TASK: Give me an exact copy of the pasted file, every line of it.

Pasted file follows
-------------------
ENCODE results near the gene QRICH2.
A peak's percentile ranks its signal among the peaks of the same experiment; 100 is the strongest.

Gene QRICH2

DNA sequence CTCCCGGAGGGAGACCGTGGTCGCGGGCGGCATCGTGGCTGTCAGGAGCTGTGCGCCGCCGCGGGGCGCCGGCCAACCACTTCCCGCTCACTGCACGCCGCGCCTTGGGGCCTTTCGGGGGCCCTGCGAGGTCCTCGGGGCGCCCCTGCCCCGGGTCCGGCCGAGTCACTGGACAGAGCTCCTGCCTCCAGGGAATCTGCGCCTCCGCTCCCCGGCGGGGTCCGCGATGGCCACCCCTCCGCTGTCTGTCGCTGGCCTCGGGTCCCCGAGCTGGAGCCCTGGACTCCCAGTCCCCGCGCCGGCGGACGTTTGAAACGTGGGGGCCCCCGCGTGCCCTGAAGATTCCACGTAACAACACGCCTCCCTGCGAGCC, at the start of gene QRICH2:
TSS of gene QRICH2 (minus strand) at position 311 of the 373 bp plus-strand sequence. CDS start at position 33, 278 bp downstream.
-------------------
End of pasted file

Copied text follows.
ENCODE results near the gene QRICH2.
A peak's percentile ranks its signal among the peaks of the same experiment; 100 is the strongest.

Gene QRICH2

DNA sequence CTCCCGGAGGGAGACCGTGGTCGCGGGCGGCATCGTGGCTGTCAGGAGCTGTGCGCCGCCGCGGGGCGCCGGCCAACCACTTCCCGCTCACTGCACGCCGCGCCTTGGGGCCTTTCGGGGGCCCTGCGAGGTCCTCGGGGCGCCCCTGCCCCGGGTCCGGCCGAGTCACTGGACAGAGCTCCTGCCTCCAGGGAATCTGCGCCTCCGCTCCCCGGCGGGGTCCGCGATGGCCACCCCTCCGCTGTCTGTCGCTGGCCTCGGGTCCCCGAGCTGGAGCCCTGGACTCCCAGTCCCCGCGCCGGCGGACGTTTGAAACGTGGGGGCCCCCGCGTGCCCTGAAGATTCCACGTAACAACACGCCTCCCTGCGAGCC, at the start of gene QRICH2:
TSS of gene QRICH2 (minus strand) at position 311 of the 373 bp plus-strand sequence. CDS start at position 33, 278 bp downstream.